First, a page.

Tomorrow’s Silk Road: Assessing an EU-China free frade agreement
The idea of an EU-China free trade agreement (FTA) had never been studied in any detail until President Xi Jinping suggested a joint exploration of this possibility during a visit to Europe in March 2014. The suggestion was taken seriously by the EU in 2016 when Commissioner Cecilia Malmström affirmed that the Commission expects a successful conclusion of the current negotiations on a bilateral investment agreement with China and would like to see significant progress in the country’s domestic reform process before starting any talks on an FTA. In this framework, CEPS and World Trade Institute (WTI) in Bern have attempted to sketch the architecture of a possible FTA between the two trade giants, outlining its rationale and design and anticipating the economic impact at the sectoral and member state level.
EU-China economic relations are dominated today by discussions on whether China will be granted market economy status (MES) in anti-dumping (and anti-subsidy) procedures. The controversy arises from the ambiguity of Art. 15 of the WTO accession protocol for China, agreed 15 years ago and due to expire at the end of this year. Although granting China market economy status would be confined to anti-dumping procedures and would only specify how the EU can set anti-dumping and countervailing duties in the event that the country is found to have engaged in dumping, the debate has been broadened to include a general assessment of whether or not China qualifies as a market economy.
Whatever institutional decision is taken on this this question, there is no doubt that China is ignoring the main concern behind the debate, namely its huge overcapacity in some sectors (e.g. steel and ceramics), which could ultimately jeopardise trade relations with its partners. A serious reform process aiming at drastically reducing such overcapacity is first of all good for China and essential to shift EU-China trade relations to a higher level. There is no doubt that the best design of a potential FTA would follow the current EU approach of the ‘new generation’ of trade agreements, i.e. a ‘deep and comprehensive’ FTA, not purely based on the removal of tariffs but on a reduction of regulatory divergences in many areas. This implies a lot of homework, especially for China. Aside from significant technical barriers to trade (TBTs) and problems in food, animal feed and animal products, the cross-border provision of services and foreign direct investment represent crucial chapters since those segments are now severely restricted to foreign investors in China. Negotiations in public procurement would also be ambitious by eventually delivering something closer to a Government Procurement Agreement (GPA)–plus, which would be negotiated in the framework of the WTO. Perhaps the most difficult chapter concerns state-owned enterprises (SOEs). Moreover, intellectual property rights and geographical indications (GIs), although fairly advanced in the legislative framework, appear too weak when it comes to enforcement. Economic modelling, although with some limitations, foresees a mutual benefit for the economies as a whole, but a few sectors are inevitably identified that could suffer from labour displacement. The effects of labour displacement across skill levels could be compensated for by domestic policies needed for the economy to re direct its workforce to the most productive sectors.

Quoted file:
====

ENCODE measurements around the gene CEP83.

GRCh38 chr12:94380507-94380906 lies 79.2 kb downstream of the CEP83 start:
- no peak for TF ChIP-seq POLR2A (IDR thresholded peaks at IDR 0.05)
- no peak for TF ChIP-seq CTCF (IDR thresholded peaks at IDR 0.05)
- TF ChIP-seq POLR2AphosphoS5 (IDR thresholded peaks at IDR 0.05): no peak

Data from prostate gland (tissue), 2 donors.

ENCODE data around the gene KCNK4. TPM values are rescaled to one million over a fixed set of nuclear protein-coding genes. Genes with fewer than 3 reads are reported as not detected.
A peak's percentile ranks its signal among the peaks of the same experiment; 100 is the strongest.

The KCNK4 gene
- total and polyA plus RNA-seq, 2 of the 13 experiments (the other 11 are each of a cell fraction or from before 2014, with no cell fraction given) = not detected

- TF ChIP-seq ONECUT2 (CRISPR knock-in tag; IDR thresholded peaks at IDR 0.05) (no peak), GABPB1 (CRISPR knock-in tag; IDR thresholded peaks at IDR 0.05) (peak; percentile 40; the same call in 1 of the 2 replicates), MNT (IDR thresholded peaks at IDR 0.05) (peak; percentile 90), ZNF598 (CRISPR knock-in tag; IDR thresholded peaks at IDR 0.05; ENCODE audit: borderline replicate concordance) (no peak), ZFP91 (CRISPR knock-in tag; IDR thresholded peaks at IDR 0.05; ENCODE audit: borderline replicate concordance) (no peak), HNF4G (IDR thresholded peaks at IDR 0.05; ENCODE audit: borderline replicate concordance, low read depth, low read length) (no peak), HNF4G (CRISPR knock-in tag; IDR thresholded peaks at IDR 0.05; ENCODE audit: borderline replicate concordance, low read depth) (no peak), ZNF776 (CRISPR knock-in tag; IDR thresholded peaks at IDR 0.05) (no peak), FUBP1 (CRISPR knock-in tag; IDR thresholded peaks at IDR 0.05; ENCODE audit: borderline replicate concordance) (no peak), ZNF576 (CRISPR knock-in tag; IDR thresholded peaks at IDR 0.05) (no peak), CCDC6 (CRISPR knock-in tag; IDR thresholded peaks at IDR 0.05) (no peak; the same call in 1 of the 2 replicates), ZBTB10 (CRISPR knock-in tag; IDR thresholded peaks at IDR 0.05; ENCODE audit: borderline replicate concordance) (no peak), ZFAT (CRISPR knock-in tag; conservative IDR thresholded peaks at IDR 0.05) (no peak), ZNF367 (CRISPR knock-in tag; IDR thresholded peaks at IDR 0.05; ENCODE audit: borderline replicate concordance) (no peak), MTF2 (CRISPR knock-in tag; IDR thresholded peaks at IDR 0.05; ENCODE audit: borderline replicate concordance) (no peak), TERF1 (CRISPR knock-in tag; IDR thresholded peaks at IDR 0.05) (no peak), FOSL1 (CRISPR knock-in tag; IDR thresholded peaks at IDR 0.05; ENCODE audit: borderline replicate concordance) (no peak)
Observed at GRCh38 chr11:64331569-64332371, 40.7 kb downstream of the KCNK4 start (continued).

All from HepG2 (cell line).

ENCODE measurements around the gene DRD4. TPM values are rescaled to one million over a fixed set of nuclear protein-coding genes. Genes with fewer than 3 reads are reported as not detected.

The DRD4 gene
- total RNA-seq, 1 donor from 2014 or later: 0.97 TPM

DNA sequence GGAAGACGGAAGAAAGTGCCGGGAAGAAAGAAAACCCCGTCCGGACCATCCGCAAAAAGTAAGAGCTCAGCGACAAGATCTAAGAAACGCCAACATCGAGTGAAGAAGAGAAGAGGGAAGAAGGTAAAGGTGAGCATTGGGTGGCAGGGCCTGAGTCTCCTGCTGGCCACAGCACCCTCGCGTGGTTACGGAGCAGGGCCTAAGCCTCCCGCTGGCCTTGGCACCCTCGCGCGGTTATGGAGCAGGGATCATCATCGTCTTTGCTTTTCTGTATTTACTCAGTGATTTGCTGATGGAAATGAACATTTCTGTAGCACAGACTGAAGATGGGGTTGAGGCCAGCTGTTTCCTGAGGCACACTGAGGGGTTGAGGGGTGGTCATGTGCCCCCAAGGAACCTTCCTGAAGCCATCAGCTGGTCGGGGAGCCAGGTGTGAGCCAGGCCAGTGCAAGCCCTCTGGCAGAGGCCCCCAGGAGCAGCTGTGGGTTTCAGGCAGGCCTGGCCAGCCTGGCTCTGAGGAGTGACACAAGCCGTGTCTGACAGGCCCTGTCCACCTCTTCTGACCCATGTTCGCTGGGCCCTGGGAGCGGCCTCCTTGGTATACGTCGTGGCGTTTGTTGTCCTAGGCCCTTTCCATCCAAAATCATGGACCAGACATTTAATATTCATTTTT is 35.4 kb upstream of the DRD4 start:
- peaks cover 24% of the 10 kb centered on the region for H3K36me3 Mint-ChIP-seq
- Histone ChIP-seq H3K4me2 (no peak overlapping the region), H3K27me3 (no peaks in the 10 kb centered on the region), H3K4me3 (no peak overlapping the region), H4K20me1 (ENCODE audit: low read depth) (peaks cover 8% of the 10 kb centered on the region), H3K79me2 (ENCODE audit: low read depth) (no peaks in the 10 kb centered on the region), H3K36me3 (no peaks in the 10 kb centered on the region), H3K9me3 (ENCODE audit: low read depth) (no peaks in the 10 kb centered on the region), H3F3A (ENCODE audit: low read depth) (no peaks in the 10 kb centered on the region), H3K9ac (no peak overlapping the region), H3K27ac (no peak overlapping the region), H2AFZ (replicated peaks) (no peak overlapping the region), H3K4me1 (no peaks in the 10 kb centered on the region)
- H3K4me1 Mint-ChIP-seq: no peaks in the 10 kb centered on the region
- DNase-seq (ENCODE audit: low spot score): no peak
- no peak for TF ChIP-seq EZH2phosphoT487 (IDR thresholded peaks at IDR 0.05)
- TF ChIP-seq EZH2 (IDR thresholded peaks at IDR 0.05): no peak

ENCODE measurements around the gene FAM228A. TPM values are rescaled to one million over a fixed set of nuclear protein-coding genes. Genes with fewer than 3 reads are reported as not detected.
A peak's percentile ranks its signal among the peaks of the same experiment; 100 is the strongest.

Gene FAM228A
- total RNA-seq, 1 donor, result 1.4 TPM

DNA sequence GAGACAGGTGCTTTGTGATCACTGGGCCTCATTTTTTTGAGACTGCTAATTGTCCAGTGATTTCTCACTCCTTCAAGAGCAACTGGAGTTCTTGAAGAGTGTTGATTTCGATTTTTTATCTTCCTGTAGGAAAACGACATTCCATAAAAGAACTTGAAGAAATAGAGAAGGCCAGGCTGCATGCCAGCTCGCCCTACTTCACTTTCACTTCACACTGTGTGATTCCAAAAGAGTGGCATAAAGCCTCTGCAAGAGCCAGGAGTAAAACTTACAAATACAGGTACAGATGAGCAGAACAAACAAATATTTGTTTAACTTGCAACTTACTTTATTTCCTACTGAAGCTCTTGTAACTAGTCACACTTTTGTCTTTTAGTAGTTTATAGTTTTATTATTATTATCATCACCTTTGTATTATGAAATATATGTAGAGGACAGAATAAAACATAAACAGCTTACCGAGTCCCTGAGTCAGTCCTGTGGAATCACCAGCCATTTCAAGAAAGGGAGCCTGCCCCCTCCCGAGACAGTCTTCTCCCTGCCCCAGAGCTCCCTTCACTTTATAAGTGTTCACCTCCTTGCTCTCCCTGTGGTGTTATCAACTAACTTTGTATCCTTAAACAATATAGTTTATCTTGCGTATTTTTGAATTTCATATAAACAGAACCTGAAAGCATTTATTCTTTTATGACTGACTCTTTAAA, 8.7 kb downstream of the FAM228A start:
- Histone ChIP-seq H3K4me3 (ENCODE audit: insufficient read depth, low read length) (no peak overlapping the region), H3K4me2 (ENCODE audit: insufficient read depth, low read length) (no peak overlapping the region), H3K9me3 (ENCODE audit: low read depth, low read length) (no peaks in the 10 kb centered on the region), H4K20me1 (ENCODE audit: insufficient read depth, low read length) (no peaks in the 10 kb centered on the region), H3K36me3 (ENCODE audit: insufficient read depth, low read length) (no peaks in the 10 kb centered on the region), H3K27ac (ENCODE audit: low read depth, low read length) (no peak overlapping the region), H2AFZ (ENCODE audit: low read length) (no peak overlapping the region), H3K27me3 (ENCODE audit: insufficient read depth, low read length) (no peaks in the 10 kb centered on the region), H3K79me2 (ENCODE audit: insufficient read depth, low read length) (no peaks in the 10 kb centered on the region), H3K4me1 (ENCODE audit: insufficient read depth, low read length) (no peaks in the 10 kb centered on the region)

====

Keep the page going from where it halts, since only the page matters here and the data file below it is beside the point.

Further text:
Pursuing a free trade agreement with China could be a logical continuation of the EU’s trade policy strategy. The study shows that the economic potential in bilateral trade could be significant and has probably been underestimated due to the lack of investment effects in the model. Constructive trade talks can only start, however, after China makes significant progress in the implementation of its reforms, not least by committing to reform SOEs and opening up public procurement.
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